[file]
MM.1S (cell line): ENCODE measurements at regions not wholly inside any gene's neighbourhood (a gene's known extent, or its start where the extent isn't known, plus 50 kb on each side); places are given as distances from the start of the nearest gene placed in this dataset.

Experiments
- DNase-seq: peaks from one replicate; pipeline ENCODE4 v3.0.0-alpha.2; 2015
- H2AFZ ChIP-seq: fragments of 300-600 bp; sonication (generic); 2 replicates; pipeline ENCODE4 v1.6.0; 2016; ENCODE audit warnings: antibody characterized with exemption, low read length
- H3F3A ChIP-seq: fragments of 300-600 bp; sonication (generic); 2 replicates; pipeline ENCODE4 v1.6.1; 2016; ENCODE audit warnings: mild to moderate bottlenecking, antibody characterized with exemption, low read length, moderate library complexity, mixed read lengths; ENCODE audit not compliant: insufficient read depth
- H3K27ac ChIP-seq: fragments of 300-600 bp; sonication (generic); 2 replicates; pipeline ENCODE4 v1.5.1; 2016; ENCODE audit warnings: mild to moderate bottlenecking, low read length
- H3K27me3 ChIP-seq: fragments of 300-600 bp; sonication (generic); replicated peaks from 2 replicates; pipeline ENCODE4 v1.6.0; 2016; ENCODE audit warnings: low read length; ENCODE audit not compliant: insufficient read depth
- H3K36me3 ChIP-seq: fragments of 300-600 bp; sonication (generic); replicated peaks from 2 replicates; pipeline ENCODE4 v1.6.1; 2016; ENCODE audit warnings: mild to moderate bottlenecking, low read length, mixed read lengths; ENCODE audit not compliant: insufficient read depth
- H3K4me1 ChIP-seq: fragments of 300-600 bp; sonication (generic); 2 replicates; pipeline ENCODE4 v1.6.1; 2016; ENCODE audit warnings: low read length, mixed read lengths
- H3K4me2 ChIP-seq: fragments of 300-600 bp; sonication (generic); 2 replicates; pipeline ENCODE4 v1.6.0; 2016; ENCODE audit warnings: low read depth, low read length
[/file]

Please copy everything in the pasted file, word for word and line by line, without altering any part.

MM.1S (cell line): ENCODE measurements at regions not wholly inside any gene's neighbourhood (a gene's known extent, or its start where the extent isn't known, plus 50 kb on each side); places are given as distances from the start of the nearest gene placed in this dataset.

Experiments
- DNase-seq: peaks from one replicate; pipeline ENCODE4 v3.0.0-alpha.2; 2015
- H2AFZ ChIP-seq: fragments of 300-600 bp; sonication (generic); 2 replicates; pipeline ENCODE4 v1.6.0; 2016; ENCODE audit warnings: antibody characterized with exemption, low read length
- H3F3A ChIP-seq: fragments of 300-600 bp; sonication (generic); 2 replicates; pipeline ENCODE4 v1.6.1; 2016; ENCODE audit warnings: mild to moderate bottlenecking, antibody characterized with exemption, low read length, moderate library complexity, mixed read lengths; ENCODE audit not compliant: insufficient read depth
- H3K27ac ChIP-seq: fragments of 300-600 bp; sonication (generic); 2 replicates; pipeline ENCODE4 v1.5.1; 2016; ENCODE audit warnings: mild to moderate bottlenecking, low read length
- H3K27me3 ChIP-seq: fragments of 300-600 bp; sonication (generic); replicated peaks from 2 replicates; pipeline ENCODE4 v1.6.0; 2016; ENCODE audit warnings: low read length; ENCODE audit not compliant: insufficient read depth
- H3K36me3 ChIP-seq: fragments of 300-600 bp; sonication (generic); replicated peaks from 2 replicates; pipeline ENCODE4 v1.6.1; 2016; ENCODE audit warnings: mild to moderate bottlenecking, low read length, mixed read lengths; ENCODE audit not compliant: insufficient read depth
- H3K4me1 ChIP-seq: fragments of 300-600 bp; sonication (generic); 2 replicates; pipeline ENCODE4 v1.6.1; 2016; ENCODE audit warnings: low read length, mixed read lengths
- H3K4me2 ChIP-seq: fragments of 300-600 bp; sonication (generic); 2 replicates; pipeline ENCODE4 v1.6.0; 2016; ENCODE audit warnings: low read depth, low read length